Zacks equity finds signs of demand stabilization and cost-cutting initiatives over the past several quarters indicating industry maturation and cautions that this is an uneven process with some companies finding a profitable niche to take them to the next level while others wallow in an environment that is still somewhat frugal when it comes to spending. The report adds, areas like ERP,SCM, & CRM software have been hit hard by weak IT spending, other niches have held up relatively well. It finds gaming, video editing and security software are among those with momentum. Government spending has also been supportive for some computer software companies. While Longer-term growth prospects remain slightly above average for the industry as a whole, top-line growth is likely to remain below historical averages. In addition, several of the group’s top companies possess stellar fundamentals, including high profit margins, pristine balance sheets and cash flow well in excess of capital requirements.
Two things stand out –
1. Cash flow in excess of capital requirements is in some way forcing rapid fire mergers, consolidation and
2. ERP, CRM, SCM areas have been hard hit by weak IT spending.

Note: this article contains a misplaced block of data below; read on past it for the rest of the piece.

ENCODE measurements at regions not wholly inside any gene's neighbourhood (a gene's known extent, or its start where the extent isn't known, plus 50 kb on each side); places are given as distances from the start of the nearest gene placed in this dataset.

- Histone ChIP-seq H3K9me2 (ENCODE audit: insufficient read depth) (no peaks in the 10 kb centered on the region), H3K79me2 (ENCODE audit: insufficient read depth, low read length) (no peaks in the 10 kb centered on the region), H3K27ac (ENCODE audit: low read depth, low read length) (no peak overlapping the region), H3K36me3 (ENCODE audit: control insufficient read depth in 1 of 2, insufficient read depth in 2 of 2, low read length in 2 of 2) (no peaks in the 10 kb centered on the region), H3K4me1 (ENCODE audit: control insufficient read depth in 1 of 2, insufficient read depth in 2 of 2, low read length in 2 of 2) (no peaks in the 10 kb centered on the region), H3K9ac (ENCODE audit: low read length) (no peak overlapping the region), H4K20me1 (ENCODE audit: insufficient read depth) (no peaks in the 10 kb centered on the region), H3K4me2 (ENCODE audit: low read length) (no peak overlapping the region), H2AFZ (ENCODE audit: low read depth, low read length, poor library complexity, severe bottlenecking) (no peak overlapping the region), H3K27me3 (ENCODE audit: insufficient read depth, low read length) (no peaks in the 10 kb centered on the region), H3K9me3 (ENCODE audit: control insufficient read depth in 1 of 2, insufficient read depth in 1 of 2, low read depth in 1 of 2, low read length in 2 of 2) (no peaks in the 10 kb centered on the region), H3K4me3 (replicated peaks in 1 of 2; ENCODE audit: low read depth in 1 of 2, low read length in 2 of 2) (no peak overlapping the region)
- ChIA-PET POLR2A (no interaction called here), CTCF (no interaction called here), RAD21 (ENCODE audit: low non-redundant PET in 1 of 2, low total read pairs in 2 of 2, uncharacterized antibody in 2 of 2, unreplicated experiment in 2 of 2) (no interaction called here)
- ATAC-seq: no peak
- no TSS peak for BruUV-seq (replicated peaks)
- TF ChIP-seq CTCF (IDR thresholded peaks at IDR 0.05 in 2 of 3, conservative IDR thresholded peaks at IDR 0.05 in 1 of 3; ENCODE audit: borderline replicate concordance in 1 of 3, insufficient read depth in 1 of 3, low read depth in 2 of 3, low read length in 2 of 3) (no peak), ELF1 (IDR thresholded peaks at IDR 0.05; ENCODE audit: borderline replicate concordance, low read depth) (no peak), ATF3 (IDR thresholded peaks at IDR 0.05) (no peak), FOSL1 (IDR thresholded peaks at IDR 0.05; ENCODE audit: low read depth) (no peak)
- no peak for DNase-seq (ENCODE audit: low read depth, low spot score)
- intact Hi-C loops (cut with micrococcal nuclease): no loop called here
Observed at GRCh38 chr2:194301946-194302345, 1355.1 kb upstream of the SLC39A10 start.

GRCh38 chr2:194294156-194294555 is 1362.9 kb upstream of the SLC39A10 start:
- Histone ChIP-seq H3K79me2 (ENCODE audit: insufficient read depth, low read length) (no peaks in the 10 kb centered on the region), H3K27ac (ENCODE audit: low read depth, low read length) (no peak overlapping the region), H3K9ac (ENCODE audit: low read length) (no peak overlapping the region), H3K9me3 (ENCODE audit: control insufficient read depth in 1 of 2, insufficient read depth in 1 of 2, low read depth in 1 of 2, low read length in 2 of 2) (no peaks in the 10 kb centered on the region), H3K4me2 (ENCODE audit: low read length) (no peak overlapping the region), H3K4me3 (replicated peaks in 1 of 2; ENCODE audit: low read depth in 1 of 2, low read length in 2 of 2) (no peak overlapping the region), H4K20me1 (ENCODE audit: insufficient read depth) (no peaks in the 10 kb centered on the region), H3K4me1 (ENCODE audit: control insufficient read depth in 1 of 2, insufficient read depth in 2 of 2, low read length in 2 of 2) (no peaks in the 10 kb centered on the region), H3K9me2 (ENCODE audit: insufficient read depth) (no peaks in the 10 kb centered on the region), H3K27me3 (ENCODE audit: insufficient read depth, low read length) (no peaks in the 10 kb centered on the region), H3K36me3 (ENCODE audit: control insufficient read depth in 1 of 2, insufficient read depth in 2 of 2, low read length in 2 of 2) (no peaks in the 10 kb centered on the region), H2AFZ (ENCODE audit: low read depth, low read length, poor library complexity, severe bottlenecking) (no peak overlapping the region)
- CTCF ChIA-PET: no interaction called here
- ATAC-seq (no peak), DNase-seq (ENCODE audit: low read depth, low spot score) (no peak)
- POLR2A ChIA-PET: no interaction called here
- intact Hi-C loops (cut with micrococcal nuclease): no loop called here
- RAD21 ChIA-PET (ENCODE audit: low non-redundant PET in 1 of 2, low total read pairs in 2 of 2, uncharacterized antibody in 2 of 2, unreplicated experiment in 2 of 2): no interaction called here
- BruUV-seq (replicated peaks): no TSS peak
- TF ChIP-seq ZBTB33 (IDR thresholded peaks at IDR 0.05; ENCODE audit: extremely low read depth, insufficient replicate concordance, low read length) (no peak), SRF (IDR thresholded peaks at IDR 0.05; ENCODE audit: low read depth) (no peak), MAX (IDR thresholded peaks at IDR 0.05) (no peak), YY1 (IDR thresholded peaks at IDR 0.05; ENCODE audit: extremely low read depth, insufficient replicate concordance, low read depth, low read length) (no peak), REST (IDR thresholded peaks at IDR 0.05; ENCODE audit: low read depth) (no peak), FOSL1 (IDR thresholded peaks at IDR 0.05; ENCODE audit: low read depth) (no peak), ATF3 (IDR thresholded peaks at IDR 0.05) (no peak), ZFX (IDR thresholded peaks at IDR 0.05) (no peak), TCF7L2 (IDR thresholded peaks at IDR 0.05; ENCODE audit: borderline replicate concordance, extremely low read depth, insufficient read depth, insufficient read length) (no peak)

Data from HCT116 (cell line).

I was in an extended dinner meeting with a CEO of a medium sized software company who offered himself up for sale fearing takeover attempts( he wanted to sell out before being offered to be bought – a little ahead of the curve and he succeeded and is doing extremely well for himself and his division is doing phenomenally well post acquisition) – who pointed out that previous quarter Oracle’s profits zoomed and as I write Oracle is reporting modest numbers for this quarter - What is not coming out for discussion is the license sale of the products and the disproportionate share of maintenance business revenue stream- Vinnie has an excellent viewpoint on this theme, written based on previous quarter data. I think the world needs to know license sale details of acquired companies atleast 6-8 quarters post acquisition - this would be a key requirement for all stakeholders. From a customer perspective, the incentive to keep paying the hefty maintenance fee for support and the long wait for fusion and as Oracle keeps announcing new mergers – the anxiety levels are increasing and CIO’s may not be too enthused to have a big vendor becoming bigger and bigger by portfolio acquisitions and promising integration in the future. We may also additional interest in hosted solutions as well with some CIO’s. The sooner there is an alternative/ escape for customers to wriggle out of the maintenance albatross as we wrote earlier,it would be better for customers, product vendors (in new areas who are getting acquired by excess money coming out of existing applications) and to the entire ecosystem per se – we can do careful planning rather than worrying about who will get acquired by when and constantly reassessing new investments in newer areas. Lot more to write -shall try and do so in the coming days.